Ohio Senate committee to hear from gun legislation sponsors

By Mark Gillispie - Associated Press

CLEVELAND (AP) — An Ohio Senate committee will hear from Democrats and a Republican who are sponsoring legislation that includes expanding background checks for most firearm purchases and a “red flag” law designed to keep guns from people seen as a threat to themselves or others.

Sen. Cecil Thomas, a Cincinnati Democrat and member of the Government Oversight and Reform Committee, said in an interview ahead of Tuesday afternoon’s hearing in Columbus that there is little appetite in the Republican-controlled Legislature to pass guns laws like the ones he and others have proposed.

Republicans agreed to hold Tuesday’s hearing because of the mass shooting in August that killed nine people in Dayton, Thomas said.

“I’m not optimistic we’re going to get anything of significance done,” said Thomas, a retired Cincinnati police officer. “I’ve been through this exercise too many times.”

Sen. Peggy Lehner, a Dayton-area Republican, joined Thomas as a co-sponsor for bills on background checks and increasing the minimum age for all gun purchases from 18 to 21. Currently, Ohioans who are 18 and older can buy rifles, including military style AR-15s, which have been used in mass killings including the one in Dayton.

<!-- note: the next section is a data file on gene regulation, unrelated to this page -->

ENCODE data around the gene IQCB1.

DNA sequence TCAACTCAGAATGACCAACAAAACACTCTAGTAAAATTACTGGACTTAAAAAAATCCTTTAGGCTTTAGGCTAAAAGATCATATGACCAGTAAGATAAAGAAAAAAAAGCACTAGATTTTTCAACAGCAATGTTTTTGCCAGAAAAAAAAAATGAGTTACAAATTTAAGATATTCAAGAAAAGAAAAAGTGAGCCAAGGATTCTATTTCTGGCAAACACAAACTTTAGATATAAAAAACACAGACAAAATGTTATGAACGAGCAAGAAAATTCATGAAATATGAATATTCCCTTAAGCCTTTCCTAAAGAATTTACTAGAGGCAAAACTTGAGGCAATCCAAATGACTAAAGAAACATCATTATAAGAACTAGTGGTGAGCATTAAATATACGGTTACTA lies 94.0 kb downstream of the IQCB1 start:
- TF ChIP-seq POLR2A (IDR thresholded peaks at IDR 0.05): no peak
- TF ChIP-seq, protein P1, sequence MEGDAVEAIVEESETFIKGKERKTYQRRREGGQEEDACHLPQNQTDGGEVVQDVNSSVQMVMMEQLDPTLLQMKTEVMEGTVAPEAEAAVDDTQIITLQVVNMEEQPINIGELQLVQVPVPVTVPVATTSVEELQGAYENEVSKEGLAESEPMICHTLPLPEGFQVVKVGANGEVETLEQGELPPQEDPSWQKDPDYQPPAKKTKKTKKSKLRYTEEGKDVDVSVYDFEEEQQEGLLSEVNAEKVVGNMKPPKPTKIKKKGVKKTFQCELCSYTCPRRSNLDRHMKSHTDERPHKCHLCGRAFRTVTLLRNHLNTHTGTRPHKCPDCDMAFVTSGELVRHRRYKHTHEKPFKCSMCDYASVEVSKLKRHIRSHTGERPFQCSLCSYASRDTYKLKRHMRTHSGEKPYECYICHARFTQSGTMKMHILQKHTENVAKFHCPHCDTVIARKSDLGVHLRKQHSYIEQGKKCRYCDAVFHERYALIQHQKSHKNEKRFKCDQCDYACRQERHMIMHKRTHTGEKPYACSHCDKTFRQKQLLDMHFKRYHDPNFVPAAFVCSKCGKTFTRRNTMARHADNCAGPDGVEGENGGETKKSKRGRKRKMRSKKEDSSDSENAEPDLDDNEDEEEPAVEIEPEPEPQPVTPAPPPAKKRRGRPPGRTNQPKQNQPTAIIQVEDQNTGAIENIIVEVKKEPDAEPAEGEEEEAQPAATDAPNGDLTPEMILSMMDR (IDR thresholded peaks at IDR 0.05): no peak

Lehner joined Sen. Sandra Williams, a Cleveland Democrat, on a proposal to create a red flag law that would allow police or family members to seek a court order to remove firearms from those who appear to be a danger.

A message seeking comment was left with Lehner on Tuesday.

She tweeted after the Dayton shooting: “We must mourn today but take action tomorrow. I pray that my colleagues in the Ohio legislature will join me in passing long overdue common sense gun legislation as soon as possible.”

Another of Thomas’ bills calls for banning high-capacity magazines. The Dayton shooter’s AR-15 was equipped with such a magazine.

The Dayton shooting prompted Republican Gov. Mike DeWine to propose a series of gun-related measures that included asking the Legislature to expand background checks and approve a red flag law.

“We can come together to do these things to save lives,” DeWine said at the time.

DeWine spokesman Dan Tierney said Tuesday that administration officials have been meeting with legislators and Second Amendment proponents to finalize legislative language that is constitutional, would have significantly affect Ohioans and would ultimately be approved.

House Speaker Larry Householder has said Republicans have concerns about background checks and the red flag law. Senate President Larry Obhof has said DeWine’s proposed red flag language has alleviated the concerns of many of his members.

By Mark Gillispie

Associated Press